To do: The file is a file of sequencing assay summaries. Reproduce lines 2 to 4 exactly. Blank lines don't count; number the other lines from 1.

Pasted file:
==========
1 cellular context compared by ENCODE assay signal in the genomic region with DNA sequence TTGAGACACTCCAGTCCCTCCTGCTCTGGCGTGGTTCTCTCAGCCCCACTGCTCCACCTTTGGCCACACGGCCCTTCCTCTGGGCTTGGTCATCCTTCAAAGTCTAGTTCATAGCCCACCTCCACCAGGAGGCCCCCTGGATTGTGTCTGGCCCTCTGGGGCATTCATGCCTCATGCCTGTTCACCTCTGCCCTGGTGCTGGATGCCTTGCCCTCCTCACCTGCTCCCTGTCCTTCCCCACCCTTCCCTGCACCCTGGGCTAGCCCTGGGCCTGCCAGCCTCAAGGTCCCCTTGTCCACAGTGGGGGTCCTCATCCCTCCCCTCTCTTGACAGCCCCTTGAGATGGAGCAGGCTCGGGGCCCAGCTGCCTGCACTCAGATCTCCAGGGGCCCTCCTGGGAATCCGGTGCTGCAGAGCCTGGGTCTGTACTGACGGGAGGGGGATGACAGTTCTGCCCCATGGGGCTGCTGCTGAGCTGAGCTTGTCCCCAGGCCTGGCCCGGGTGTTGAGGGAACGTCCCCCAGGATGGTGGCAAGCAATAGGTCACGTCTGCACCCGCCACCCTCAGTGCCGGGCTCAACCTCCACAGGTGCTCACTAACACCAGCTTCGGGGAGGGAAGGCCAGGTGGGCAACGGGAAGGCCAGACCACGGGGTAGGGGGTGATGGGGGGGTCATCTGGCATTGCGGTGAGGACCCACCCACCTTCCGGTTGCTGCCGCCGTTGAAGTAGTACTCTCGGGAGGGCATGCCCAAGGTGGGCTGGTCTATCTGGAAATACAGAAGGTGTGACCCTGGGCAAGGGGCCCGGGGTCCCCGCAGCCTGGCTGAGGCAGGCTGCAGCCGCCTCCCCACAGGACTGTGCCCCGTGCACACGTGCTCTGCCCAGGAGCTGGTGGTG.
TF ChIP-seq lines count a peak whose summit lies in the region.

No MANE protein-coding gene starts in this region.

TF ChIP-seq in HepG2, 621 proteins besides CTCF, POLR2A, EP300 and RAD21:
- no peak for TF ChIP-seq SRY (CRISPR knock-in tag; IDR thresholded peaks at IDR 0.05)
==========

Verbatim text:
TF ChIP-seq lines count a peak whose summit lies in the region.

No MANE protein-coding gene starts in this region.

TF ChIP-seq in HepG2, 621 proteins besides CTCF, POLR2A, EP300 and RAD21: